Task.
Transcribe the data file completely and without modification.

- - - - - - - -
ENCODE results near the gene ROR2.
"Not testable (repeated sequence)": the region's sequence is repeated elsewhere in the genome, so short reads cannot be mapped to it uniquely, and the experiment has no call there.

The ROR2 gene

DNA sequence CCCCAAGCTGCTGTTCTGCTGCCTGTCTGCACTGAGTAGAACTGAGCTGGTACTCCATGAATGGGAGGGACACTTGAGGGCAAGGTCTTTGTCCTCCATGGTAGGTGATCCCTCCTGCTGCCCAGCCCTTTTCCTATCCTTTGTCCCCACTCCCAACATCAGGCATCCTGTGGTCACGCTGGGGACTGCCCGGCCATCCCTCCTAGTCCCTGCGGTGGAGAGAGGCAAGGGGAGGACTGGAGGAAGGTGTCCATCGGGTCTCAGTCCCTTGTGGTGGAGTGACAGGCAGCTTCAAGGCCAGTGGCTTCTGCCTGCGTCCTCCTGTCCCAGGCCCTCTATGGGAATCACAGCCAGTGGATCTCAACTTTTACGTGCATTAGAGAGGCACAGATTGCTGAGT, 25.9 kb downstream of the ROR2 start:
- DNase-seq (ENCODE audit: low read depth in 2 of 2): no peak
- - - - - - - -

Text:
ENCODE results near the gene ROR2.
"Not testable (repeated sequence)": the region's sequence is repeated elsewhere in the genome, so short reads cannot be mapped to it uniquely, and the experiment has no call there.

The ROR2 gene

DNA sequence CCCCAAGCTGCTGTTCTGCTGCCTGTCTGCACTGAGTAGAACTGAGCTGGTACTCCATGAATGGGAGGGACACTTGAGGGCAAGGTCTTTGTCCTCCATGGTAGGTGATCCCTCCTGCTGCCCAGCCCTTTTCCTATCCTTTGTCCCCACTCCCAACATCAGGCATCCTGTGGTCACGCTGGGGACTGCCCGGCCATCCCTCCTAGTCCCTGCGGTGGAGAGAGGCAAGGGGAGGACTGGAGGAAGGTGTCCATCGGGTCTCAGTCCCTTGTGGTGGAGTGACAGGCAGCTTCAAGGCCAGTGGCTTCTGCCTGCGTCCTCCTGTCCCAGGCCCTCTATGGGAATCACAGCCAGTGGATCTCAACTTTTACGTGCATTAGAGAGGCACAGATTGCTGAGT, 25.9 kb downstream of the ROR2 start:
- DNase-seq (ENCODE audit: low read depth in 2 of 2): no peak